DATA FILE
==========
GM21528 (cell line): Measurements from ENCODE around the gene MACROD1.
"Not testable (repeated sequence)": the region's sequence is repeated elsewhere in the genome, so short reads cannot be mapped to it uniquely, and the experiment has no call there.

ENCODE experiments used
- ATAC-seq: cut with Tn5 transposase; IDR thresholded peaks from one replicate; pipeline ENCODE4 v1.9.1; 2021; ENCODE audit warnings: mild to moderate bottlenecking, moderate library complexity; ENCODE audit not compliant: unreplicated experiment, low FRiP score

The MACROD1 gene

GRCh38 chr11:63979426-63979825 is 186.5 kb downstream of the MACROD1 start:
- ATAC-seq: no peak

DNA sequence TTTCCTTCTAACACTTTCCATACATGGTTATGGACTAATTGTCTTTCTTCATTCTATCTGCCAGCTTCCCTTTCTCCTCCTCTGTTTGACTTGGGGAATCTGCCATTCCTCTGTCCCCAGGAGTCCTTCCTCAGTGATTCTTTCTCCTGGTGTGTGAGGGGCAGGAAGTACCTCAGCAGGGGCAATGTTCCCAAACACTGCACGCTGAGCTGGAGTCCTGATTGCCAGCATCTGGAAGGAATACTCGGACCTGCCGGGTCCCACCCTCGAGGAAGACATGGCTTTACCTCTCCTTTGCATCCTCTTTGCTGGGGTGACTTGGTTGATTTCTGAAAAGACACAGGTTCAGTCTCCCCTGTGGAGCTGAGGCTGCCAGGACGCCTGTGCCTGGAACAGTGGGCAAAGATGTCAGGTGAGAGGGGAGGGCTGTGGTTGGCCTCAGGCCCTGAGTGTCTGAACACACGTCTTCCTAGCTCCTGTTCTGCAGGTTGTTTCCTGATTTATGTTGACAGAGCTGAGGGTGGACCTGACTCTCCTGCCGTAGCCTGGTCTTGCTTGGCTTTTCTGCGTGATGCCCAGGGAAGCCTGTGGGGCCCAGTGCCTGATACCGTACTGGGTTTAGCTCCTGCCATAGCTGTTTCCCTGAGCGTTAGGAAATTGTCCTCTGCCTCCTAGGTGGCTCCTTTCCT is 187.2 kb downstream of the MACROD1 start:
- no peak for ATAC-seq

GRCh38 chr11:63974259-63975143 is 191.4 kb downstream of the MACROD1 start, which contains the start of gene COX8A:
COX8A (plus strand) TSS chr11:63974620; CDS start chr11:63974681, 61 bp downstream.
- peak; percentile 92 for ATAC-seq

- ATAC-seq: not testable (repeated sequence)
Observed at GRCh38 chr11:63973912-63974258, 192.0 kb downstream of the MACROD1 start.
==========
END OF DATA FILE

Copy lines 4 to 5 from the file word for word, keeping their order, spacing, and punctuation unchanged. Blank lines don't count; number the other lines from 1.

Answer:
- ATAC-seq: cut with Tn5 transposase; IDR thresholded peaks from one replicate; pipeline ENCODE4 v1.9.1; 2021; ENCODE audit warnings: mild to moderate bottlenecking, moderate library complexity; ENCODE audit not compliant: unreplicated experiment, low FRiP score

The MACROD1 gene